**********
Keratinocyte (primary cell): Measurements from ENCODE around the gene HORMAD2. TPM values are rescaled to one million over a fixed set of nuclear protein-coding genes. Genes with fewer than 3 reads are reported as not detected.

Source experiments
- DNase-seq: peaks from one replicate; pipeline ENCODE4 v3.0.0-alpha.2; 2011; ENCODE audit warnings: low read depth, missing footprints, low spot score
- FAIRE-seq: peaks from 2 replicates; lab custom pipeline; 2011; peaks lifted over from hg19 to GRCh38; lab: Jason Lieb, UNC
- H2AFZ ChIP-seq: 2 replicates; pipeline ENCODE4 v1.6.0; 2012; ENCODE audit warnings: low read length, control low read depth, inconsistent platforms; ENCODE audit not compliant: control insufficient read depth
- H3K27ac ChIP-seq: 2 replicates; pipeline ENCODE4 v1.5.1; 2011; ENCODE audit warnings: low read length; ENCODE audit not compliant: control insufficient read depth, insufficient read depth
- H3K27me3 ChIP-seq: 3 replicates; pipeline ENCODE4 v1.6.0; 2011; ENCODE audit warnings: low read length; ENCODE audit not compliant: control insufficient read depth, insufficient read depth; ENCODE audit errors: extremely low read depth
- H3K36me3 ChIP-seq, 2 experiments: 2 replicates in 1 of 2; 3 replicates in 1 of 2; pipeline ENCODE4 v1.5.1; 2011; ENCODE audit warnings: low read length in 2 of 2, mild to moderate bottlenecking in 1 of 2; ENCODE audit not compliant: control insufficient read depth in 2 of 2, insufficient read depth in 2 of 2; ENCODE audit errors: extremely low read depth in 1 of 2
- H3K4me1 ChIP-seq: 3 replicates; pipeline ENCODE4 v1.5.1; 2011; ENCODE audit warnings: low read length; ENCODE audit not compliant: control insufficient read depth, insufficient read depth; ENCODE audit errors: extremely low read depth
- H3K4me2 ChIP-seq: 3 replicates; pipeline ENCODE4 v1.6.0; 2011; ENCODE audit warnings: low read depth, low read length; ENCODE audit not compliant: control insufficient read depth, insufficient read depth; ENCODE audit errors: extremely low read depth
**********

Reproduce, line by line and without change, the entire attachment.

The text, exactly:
Keratinocyte (primary cell): Measurements from ENCODE around the gene HORMAD2. TPM values are rescaled to one million over a fixed set of nuclear protein-coding genes. Genes with fewer than 3 reads are reported as not detected.

Source experiments
- DNase-seq: peaks from one replicate; pipeline ENCODE4 v3.0.0-alpha.2; 2011; ENCODE audit warnings: low read depth, missing footprints, low spot score
- FAIRE-seq: peaks from 2 replicates; lab custom pipeline; 2011; peaks lifted over from hg19 to GRCh38; lab: Jason Lieb, UNC
- H2AFZ ChIP-seq: 2 replicates; pipeline ENCODE4 v1.6.0; 2012; ENCODE audit warnings: low read length, control low read depth, inconsistent platforms; ENCODE audit not compliant: control insufficient read depth
- H3K27ac ChIP-seq: 2 replicates; pipeline ENCODE4 v1.5.1; 2011; ENCODE audit warnings: low read length; ENCODE audit not compliant: control insufficient read depth, insufficient read depth
- H3K27me3 ChIP-seq: 3 replicates; pipeline ENCODE4 v1.6.0; 2011; ENCODE audit warnings: low read length; ENCODE audit not compliant: control insufficient read depth, insufficient read depth; ENCODE audit errors: extremely low read depth
- H3K36me3 ChIP-seq, 2 experiments: 2 replicates in 1 of 2; 3 replicates in 1 of 2; pipeline ENCODE4 v1.5.1; 2011; ENCODE audit warnings: low read length in 2 of 2, mild to moderate bottlenecking in 1 of 2; ENCODE audit not compliant: control insufficient read depth in 2 of 2, insufficient read depth in 2 of 2; ENCODE audit errors: extremely low read depth in 1 of 2
- H3K4me1 ChIP-seq: 3 replicates; pipeline ENCODE4 v1.5.1; 2011; ENCODE audit warnings: low read length; ENCODE audit not compliant: control insufficient read depth, insufficient read depth; ENCODE audit errors: extremely low read depth
- H3K4me2 ChIP-seq: 3 replicates; pipeline ENCODE4 v1.6.0; 2011; ENCODE audit warnings: low read depth, low read length; ENCODE audit not compliant: control insufficient read depth, insufficient read depth; ENCODE audit errors: extremely low read depth